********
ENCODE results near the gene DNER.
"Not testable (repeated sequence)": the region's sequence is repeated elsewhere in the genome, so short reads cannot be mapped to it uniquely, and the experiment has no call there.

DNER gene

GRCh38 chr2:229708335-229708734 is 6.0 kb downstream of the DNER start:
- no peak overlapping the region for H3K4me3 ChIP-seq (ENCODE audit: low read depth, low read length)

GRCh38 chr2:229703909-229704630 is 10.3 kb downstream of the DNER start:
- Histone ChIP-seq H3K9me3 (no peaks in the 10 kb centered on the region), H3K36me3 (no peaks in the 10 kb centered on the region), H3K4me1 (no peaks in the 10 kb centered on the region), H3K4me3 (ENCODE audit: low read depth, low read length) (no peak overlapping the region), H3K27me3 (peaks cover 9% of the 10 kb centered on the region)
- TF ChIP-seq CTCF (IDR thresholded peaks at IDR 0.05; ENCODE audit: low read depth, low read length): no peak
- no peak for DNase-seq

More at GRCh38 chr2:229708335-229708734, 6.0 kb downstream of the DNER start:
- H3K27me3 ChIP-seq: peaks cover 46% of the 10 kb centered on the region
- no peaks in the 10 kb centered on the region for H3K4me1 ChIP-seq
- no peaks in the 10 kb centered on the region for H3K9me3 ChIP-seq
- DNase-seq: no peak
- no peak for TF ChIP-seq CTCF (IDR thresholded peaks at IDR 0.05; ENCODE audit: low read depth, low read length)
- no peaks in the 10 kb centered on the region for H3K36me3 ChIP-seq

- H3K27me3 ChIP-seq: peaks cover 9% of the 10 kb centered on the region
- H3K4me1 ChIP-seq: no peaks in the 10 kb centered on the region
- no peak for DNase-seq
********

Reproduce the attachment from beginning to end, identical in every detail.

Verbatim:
ENCODE results near the gene DNER.
"Not testable (repeated sequence)": the region's sequence is repeated elsewhere in the genome, so short reads cannot be mapped to it uniquely, and the experiment has no call there.

DNER gene

GRCh38 chr2:229708335-229708734 is 6.0 kb downstream of the DNER start:
- no peak overlapping the region for H3K4me3 ChIP-seq (ENCODE audit: low read depth, low read length)

GRCh38 chr2:229703909-229704630 is 10.3 kb downstream of the DNER start:
- Histone ChIP-seq H3K9me3 (no peaks in the 10 kb centered on the region), H3K36me3 (no peaks in the 10 kb centered on the region), H3K4me1 (no peaks in the 10 kb centered on the region), H3K4me3 (ENCODE audit: low read depth, low read length) (no peak overlapping the region), H3K27me3 (peaks cover 9% of the 10 kb centered on the region)
- TF ChIP-seq CTCF (IDR thresholded peaks at IDR 0.05; ENCODE audit: low read depth, low read length): no peak
- no peak for DNase-seq

More at GRCh38 chr2:229708335-229708734, 6.0 kb downstream of the DNER start:
- H3K27me3 ChIP-seq: peaks cover 46% of the 10 kb centered on the region
- no peaks in the 10 kb centered on the region for H3K4me1 ChIP-seq
- no peaks in the 10 kb centered on the region for H3K9me3 ChIP-seq
- DNase-seq: no peak
- no peak for TF ChIP-seq CTCF (IDR thresholded peaks at IDR 0.05; ENCODE audit: low read depth, low read length)
- no peaks in the 10 kb centered on the region for H3K36me3 ChIP-seq

- H3K27me3 ChIP-seq: peaks cover 9% of the 10 kb centered on the region
- H3K4me1 ChIP-seq: no peaks in the 10 kb centered on the region
- no peak for DNase-seq